We have always been fans of the digital photo frame (DPF). Images look nicer than their printed counterparts because they are brighter even if their resolution is not as high. DPFs have an additional advantage in that they can display more than one image. Of course, the analog frames still have a few features not yet matched by the DPFs: they can be wall-mounted, do not require any power, and their size can be greater than 8×10. However, with the huge in-roads LCD TV has made into the home, those advantages may not exist in a few years.
Yesterday, we took a FirstLook at the CeivaPro Digital Photo Fram. Today, we are going to take a closer look at the PicturePlan service that separates the Ceiva apart from all the other digital photo frames in the market. Both the CeivaPro and CeivaShare frames require the Cieva PicturePlan service to work. The frames are not functional without an active account. This may rub some people the wrong way, but if one sees the frame as a service rather than a device, then it is really not much different than buy a fancy cell phone (which are not much use without an active account with a service provider).
The PicturePlan service provides a convenient way to update images to a single picture frame. No other company provides this kind of capability. Once a particular Ceiva frame has been registered, Ceiva knows how to communicate with it. Images are loaded from a computer to the Ceiva network via their website. Their newer web-based image uploader did not work for us. We were able to use the older one, but the old UI was pretty clunky.
Each frame in a registered user’s account is assigned a private email address by the Ceiva network (UniqueName.UniqueNumber@ceivamobile.com). This is a very smart feature for Ceiva to provide, and a huge value-add for the end user. Having a unique email address associated a digital photo frame means that anyone can send images to the frame from any device with emailing capability. In our testing, emailing was definitely the easiest way to get images to the Ceiva frame. This capability alone is a worth the price of the PicturePlan subscription.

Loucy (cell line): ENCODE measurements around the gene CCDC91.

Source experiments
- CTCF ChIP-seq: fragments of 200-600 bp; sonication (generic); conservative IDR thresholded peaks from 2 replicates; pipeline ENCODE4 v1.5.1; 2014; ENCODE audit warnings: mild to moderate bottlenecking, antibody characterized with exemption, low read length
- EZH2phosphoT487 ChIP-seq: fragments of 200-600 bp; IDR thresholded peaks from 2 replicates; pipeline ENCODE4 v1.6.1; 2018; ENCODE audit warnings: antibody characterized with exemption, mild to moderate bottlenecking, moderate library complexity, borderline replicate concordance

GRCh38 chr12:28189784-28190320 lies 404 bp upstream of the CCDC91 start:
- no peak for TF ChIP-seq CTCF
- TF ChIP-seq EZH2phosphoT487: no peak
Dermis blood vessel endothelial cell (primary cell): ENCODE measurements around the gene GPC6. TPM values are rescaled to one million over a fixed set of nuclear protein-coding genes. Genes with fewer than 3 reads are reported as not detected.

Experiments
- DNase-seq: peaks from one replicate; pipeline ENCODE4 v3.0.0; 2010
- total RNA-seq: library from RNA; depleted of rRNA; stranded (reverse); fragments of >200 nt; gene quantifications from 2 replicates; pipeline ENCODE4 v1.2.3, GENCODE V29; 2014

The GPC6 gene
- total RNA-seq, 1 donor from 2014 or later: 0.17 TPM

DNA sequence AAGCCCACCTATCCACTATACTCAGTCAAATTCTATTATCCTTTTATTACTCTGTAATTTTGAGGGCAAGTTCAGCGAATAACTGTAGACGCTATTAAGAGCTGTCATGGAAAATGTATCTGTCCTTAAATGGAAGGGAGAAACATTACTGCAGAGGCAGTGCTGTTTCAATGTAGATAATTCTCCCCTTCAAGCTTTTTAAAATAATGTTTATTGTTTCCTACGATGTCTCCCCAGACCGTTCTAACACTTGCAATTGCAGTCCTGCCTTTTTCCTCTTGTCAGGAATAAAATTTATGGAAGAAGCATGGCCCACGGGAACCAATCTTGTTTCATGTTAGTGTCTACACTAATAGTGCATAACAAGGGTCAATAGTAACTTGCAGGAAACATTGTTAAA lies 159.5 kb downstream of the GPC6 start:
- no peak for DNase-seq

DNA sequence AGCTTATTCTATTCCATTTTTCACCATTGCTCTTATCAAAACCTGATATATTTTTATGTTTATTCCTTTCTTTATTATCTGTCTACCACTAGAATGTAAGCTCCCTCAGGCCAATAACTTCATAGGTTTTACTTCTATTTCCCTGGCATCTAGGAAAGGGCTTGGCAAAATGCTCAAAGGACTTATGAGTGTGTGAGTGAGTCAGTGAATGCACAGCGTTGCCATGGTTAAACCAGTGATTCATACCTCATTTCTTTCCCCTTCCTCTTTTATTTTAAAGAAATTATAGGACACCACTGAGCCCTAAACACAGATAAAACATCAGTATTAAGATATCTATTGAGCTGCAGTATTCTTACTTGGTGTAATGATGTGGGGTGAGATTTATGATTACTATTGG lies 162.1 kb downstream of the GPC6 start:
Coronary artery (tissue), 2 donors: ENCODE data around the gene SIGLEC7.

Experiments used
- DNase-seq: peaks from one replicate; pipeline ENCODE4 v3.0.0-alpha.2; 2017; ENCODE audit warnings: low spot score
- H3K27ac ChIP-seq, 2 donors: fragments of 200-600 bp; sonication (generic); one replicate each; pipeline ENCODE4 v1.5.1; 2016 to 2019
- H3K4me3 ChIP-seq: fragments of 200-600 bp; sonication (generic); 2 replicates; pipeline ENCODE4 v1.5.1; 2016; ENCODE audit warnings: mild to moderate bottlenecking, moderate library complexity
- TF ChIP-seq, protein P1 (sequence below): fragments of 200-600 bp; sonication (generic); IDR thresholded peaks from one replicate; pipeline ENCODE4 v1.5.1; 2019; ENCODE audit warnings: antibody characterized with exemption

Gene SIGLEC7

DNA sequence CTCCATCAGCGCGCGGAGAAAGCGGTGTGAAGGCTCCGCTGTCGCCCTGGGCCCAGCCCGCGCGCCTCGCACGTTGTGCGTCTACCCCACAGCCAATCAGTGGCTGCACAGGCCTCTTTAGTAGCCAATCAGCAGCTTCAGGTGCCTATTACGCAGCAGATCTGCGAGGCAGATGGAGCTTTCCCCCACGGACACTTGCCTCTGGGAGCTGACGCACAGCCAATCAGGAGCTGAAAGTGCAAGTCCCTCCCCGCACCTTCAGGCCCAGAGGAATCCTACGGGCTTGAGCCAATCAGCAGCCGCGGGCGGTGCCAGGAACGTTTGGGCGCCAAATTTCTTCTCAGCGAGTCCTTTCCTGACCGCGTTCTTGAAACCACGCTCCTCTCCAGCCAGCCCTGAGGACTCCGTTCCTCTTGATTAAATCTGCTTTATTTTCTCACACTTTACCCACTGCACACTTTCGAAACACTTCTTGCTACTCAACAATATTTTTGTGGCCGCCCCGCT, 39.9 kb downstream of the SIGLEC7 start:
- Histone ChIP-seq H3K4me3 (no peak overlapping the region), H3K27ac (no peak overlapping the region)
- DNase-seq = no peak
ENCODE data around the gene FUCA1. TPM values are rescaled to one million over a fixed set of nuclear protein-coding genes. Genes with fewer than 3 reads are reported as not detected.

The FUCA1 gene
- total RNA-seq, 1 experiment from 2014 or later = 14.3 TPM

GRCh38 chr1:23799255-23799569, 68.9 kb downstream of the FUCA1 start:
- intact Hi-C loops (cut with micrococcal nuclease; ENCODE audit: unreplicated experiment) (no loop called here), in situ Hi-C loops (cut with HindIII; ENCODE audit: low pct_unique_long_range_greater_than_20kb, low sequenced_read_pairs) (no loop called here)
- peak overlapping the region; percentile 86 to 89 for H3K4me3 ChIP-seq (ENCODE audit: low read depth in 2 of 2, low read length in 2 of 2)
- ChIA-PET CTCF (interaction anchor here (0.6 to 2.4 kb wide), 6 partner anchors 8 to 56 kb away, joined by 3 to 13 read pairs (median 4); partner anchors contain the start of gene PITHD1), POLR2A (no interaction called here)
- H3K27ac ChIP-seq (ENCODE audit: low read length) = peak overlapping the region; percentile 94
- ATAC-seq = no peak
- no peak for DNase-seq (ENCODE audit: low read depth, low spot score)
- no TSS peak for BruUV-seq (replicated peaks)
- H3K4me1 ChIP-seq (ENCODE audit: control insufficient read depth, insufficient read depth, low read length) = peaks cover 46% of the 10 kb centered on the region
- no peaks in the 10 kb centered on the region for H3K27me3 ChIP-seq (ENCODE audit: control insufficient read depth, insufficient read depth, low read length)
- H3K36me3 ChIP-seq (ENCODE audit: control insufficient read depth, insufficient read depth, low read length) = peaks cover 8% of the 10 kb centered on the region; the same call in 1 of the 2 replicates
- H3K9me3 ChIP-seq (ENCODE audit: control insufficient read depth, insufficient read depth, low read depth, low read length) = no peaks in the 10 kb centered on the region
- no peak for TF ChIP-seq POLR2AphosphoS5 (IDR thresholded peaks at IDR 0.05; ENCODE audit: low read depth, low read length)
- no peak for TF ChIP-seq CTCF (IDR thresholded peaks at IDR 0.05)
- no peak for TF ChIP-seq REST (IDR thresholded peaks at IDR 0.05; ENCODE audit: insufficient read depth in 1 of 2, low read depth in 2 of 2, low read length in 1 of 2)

Once images have been uploaded to the Ceiva server, they are all transferred to the digital photo frame in a single fetch. When to ping the Ceiva server to see if there are any pending downloads are based on the preference settings on the frame. The maximum number of times the server will be automatically pinged per day is two. This is probably so that the requests do not overwhelm Ceiva’s dial-up connections. Users may initiate a transfer at anytime by clicking the “Connect” icon. Any images awaiting download will be transfered in all at once. The WiFi process was fast and worked perfectly everytime. We assume POTS connection would be similar, but slower.
After the images have been downloaded to the frame, they will automatically be added to the running slideshow. There are some controls (transition effects, rotate, delete) for how they would be displayed. Direct access to a specific image is made using the physical navigation buttons on the front of the frame. The on-screen interface is quite simple, but having used the iPad for the past few weeks any non-touch sensitive screen just seemed so 2009.
Competitors such as Kodak are looking to get in on the “direct-to-frame” market. At present, Ceiva’s implementation is the most feature-rich, but that would be expected with a subscription cost of $99 a year. It will be interesting to see if they can maintain that price point when the segment gets a few more serious players. Ceiva is clearly looking to add value and to expand the service beyond just showing photos. As part of the PicturePlan, members can add “channels” for daily updates of various info (weather, news, recipes, etc.) of interest.
We’ll have the InTheWild report of the Ceiva frames and PicturePlan in a few months. In the meantime, if you are considering getting your mom a digital photo frame for Mother’s Day, you need to give the Ceiva frames serious consideration. The one question to ask yourself is…would you enjoy increasing your IT responsibilities around your mother’s house, or would you rather she enjoy seeing the images of her new grand kids without you having to go over and load them in by hand? Only you will know the answer to that one. In any case, don’t forget to call your mother this weekend and wish her a Happy Mother’s Day.